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Henrik Vibskov
Last season, a model fell asleep during the performance of artist and designer Henrik Vibskov's show. What could have caused a huge fallout actually inspired Vibskov's latest collection, which centered on all things sleep, from nightshirts to nightmares. We were welcomed to the courtyard of the majestic Charlottenborg Palace at 11:30 p.m. (fitting), where we were met with a metal structure adorned with rolled-up fabric. Once the music began, models in dressing gowns and under-eye patches pulled at ropes which let down the material, which appeared to be sleeping bags in a variety of bold prints.

The Central Saint Martins graduate is the only Scandinavian on the Paris Men's Fashion Week schedule, but he doesn't exclusively produce fashion — he's a drummer in a band and as an artist has held exhibitions at MoMA in New York, Palais de Tokyo in Paris, and London's ICA. His intertwining of creative arenas is apparent in every collection he presents, and the themes make his shows a highlight in the schedule. This season, it was an amalgamation of color and prints — Vibskov's speciality — mirroring the surreality of dreams. Throughout the show, we saw experimental shirting, two-piece suits, robes, and pinstriped pajamas. Our favorite piece, though, was the multi-striped shirtdress with doubled-up sleeves and a trailing back.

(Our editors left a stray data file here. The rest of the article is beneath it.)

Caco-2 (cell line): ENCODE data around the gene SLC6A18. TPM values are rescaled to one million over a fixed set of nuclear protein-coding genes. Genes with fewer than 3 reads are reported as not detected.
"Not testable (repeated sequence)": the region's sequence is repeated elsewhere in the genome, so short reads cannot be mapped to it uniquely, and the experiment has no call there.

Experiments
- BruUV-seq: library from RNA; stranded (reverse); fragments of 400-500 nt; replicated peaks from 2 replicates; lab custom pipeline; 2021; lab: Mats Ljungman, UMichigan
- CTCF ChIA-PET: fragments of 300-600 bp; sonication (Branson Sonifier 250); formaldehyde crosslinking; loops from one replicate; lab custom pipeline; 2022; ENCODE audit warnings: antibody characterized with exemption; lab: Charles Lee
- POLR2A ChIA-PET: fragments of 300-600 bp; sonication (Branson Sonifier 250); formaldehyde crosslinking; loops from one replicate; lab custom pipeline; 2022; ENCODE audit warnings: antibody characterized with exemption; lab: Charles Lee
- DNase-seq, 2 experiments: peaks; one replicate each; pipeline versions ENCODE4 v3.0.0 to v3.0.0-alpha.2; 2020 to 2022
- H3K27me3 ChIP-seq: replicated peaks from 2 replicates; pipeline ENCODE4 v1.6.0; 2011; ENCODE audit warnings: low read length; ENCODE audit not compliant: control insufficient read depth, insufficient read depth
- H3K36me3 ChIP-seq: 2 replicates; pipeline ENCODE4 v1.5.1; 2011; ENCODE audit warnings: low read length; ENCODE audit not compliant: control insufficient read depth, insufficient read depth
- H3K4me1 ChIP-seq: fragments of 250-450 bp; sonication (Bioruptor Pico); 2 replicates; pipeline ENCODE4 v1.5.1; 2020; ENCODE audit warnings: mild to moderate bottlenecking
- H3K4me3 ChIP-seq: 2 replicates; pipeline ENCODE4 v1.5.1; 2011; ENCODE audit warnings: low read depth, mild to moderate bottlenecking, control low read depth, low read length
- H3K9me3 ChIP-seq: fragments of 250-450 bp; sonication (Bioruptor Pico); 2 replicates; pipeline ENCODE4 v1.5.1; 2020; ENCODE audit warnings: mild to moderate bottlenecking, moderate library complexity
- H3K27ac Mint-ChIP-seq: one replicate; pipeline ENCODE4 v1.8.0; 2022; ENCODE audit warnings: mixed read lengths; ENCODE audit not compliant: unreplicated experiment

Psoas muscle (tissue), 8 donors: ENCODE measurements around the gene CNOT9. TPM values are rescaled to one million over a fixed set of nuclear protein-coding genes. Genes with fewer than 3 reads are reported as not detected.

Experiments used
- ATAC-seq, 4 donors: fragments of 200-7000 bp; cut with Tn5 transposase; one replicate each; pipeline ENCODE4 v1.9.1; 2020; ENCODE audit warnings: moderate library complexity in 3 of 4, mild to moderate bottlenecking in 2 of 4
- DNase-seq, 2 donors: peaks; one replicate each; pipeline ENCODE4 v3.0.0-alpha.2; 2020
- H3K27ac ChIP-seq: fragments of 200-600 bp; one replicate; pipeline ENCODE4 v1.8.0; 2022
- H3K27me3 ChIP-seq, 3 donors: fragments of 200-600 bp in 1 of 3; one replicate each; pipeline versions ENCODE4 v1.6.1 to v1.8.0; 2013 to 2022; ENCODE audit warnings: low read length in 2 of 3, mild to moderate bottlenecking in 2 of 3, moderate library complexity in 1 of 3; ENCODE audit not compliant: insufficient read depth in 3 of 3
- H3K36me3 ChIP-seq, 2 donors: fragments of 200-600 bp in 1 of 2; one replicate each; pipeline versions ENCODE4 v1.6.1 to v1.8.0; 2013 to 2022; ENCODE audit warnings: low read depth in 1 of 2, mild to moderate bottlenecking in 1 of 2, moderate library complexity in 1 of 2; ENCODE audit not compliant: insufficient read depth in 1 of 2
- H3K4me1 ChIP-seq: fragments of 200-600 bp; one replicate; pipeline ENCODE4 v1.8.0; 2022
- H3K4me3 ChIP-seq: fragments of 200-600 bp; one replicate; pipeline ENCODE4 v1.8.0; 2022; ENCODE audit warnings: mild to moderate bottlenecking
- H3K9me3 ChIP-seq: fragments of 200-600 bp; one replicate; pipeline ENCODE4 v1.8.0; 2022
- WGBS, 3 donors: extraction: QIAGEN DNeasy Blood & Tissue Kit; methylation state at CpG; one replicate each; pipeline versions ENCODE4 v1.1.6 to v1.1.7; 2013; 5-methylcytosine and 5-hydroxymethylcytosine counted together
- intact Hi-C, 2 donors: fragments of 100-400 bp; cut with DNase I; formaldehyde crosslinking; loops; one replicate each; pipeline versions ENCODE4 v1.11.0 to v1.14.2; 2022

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Cecilie Bahnsen
2017 LVMH Prize finalist Cecilie Bahnsen presented her spring '18 collection in a gallery space that provided inspiration long before the designer started sketching her pieces. Mini sculptures in themselves, the structures within the offering ranged from architectural hems to ballooned sleeves. Similar to Molly Goddard, Bahnsen's pieces are an exploration of archetypal femininity — all ruffles and flounces, babydolls and tulle.

Having interned at John Galliano and been picked up by Dover Street Market after just three seasons, the Danish designer's attention to detail is what transforms her collections — puckered waists, frilled Victorian collars and quilted fabrics drew us in. Bahnsen's aesthetic embodies the kind of preened prettiness that Alexa Chung or Stephanie Broek would fawn over — we predict a cult following for this designer.